Next, you can store bedding in the traditional cedar chest. Blankets and pillows store perfectly in a wooden chest full of the sweet smell of cedar. The oil in the wood is a natural moth and insect repellant so it is perfect for vintage coverings like collectable quilts. In order for the box to be effective, it needs to be care for every year by rubbing down the inside with a fine sanded paper and gently wiping it down. The scent and the oil will stay strong and reliable forever.

Plastic bins with lids are also perfect for blankets. These pieces will stack easily also so that you can store them altogether in the same area. These are also good for storing synthetic blankets and fiber stuffed pillows. The plastic will keep things clean and dirt and dust  and allergy free. Free. They come in a wide variety of sizes and work perfectly for under bed the storage. And they can be found everywhere from the dollar store to large hardware stores.

Using large cardboard moving boxes to store bedding is also a good choice. These boxes can be very large so you can pack everything into one huge box. You will have to pack each cleaned blanket and pillow separately in plastic bags, but they can all be gathered together. If this is your choice for packing, make sure to secure the bottom of the boxes by taping the bottom flaps from the outside. Once the bottom is secure, start sealing the box from the inside using plastic sheets. Fold a piece for the bottom making sure that a fair amount of it rises to the walls. Use a few more sheets to seal the walls of the box from the inside. Use packing tape to hold the plastic in place. The purpose of the plastic is to prevent moisture from the outside spoiling the bedding. If you put packing paper on the bottom of the inside of the plastic bag, this will help with absorbing any moisture. Once everything is in the bag and in the box, close the bag as tightly as possible and seal it well.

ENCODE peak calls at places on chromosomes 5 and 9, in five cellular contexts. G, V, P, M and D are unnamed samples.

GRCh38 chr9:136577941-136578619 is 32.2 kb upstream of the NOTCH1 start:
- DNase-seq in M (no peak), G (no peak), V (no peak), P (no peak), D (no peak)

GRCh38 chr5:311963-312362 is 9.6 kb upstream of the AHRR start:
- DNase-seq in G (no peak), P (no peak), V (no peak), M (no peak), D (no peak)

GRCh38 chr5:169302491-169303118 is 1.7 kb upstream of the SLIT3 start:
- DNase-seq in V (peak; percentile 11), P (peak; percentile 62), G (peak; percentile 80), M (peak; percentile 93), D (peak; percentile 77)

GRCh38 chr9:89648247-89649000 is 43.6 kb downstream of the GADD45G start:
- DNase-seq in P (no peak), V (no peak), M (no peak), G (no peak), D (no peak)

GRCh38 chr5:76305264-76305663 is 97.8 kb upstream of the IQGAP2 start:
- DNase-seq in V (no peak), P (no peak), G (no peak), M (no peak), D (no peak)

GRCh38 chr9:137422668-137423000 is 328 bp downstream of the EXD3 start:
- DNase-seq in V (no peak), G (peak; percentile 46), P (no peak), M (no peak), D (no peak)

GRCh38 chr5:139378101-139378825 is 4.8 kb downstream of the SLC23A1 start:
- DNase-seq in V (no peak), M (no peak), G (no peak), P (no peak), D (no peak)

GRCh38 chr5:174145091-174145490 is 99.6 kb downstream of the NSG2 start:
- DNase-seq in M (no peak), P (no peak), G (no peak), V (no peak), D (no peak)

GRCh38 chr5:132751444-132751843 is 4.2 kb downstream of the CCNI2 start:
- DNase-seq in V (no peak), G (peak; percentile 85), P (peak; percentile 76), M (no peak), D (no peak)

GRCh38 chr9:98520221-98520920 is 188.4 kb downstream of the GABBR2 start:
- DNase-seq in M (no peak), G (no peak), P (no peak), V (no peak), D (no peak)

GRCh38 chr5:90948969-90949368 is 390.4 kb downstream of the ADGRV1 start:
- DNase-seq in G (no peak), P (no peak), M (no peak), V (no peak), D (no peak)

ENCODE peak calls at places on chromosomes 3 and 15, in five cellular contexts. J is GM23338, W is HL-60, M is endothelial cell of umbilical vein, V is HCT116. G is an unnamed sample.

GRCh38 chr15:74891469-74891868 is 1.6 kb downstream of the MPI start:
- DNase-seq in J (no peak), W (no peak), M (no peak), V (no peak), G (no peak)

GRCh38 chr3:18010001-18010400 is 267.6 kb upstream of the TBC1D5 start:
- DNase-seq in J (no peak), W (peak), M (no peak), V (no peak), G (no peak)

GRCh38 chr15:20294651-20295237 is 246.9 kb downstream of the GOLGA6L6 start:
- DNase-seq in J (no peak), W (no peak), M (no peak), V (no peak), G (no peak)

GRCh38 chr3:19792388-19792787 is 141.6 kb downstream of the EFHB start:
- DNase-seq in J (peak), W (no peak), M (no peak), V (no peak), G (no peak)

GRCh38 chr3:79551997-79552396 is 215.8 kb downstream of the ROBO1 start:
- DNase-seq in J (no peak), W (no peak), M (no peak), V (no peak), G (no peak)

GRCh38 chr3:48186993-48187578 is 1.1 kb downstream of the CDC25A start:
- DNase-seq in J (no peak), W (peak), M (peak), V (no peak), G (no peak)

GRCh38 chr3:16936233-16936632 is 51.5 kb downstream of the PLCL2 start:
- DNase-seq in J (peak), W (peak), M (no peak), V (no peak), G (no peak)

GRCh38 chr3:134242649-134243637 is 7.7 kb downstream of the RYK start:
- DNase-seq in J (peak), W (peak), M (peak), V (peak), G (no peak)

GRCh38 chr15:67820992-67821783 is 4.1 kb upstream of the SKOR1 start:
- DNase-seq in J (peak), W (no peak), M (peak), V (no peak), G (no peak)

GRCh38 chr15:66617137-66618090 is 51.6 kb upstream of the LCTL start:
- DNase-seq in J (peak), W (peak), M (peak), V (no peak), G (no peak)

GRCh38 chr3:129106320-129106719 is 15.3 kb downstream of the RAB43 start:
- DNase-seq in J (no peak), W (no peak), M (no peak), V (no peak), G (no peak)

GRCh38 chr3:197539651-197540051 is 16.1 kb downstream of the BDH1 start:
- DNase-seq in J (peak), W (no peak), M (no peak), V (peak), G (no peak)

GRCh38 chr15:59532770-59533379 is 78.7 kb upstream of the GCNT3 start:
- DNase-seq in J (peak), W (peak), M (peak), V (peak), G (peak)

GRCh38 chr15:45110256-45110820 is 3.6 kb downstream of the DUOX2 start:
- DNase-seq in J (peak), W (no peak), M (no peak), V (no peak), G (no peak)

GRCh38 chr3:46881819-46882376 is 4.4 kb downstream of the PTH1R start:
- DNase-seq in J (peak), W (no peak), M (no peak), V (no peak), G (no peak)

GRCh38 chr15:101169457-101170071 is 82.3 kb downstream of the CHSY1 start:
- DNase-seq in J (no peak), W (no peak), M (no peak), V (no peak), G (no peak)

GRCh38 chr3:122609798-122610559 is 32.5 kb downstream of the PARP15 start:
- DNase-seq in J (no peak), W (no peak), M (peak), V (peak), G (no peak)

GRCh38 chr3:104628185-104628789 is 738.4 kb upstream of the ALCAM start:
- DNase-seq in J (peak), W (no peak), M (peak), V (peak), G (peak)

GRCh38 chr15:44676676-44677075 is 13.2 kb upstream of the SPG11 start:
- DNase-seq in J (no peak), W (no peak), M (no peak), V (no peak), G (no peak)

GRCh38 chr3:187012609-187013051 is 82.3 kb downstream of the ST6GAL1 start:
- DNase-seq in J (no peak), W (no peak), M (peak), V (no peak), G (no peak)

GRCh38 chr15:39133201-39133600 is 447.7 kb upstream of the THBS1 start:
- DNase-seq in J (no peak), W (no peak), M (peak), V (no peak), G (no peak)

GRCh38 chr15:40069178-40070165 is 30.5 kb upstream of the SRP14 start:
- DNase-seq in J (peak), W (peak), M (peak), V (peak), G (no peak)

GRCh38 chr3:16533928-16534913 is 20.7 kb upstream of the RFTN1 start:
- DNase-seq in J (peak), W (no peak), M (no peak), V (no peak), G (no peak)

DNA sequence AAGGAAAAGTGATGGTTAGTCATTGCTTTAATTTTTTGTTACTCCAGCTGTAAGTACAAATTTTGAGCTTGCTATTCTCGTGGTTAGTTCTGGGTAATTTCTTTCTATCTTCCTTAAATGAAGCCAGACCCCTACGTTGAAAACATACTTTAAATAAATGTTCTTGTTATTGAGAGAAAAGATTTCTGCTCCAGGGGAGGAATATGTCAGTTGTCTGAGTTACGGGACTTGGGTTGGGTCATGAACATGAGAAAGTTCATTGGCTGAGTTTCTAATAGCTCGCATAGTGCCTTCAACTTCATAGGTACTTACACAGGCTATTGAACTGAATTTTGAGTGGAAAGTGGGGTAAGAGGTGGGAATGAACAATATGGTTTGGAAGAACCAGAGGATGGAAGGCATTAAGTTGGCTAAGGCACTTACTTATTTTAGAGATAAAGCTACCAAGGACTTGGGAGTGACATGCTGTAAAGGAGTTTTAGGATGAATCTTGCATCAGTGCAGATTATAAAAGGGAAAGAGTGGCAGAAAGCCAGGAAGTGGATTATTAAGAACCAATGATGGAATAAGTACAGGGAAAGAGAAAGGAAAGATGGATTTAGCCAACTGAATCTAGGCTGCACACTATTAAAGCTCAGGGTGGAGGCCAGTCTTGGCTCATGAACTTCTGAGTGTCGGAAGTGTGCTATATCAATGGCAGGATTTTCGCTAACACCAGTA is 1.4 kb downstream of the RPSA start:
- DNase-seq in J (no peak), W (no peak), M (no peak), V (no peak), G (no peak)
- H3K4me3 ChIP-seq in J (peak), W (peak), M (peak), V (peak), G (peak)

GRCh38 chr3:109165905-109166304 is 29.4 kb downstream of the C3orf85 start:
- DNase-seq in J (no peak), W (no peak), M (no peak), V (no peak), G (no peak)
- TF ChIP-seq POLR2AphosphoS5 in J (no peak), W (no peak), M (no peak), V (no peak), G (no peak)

As mentioned earlier, it is important to launder all of your blankets, comforters, quilts and pillows before they get packed and taken to storage. Even seemingly harmless substances such as body oil can permanently discolor or damage fabrics. Properly cleaned and packed bedding will be fresh and ready for use after long-term storage. Put down-filled blankets and pillows in breathable cotton bags or rolled in a large sheet for storage. Make sure your storage unit or other facility or location is as dry as possible so that you don’t get mildew. In damp areas, place storage containers on a freestanding rack or plastic sheeting. Make sure that everything is thoroughly dry before packing and storing.

Make sure that as you are putting bedding into the initial bags, that you fold all the linen and stack it in piles up to five. Fold the pillow covers and bed covers. Folding the comforter can be a bit tricky because of the trapped air inside it. The comforter is responsible for the hard-to-pack look that bedding has. Fold the comforter neatly, pressing out air gently with each fold. Place the comforter inside first, easing it gently and pressing to force the air out. This will create more space. Place the bedcovers and linen next followed by linings and top up with the cushions and pillows. Place a sheet of paper and plastic on the top before closing and sealing the box.

Storing bedding for the long term is not difficult, especially if you follow a few of these suggestions. Remember, if packed properly, when you reopen the stored box, your bedding should come out smelling and looking as perfect as a warm summer day!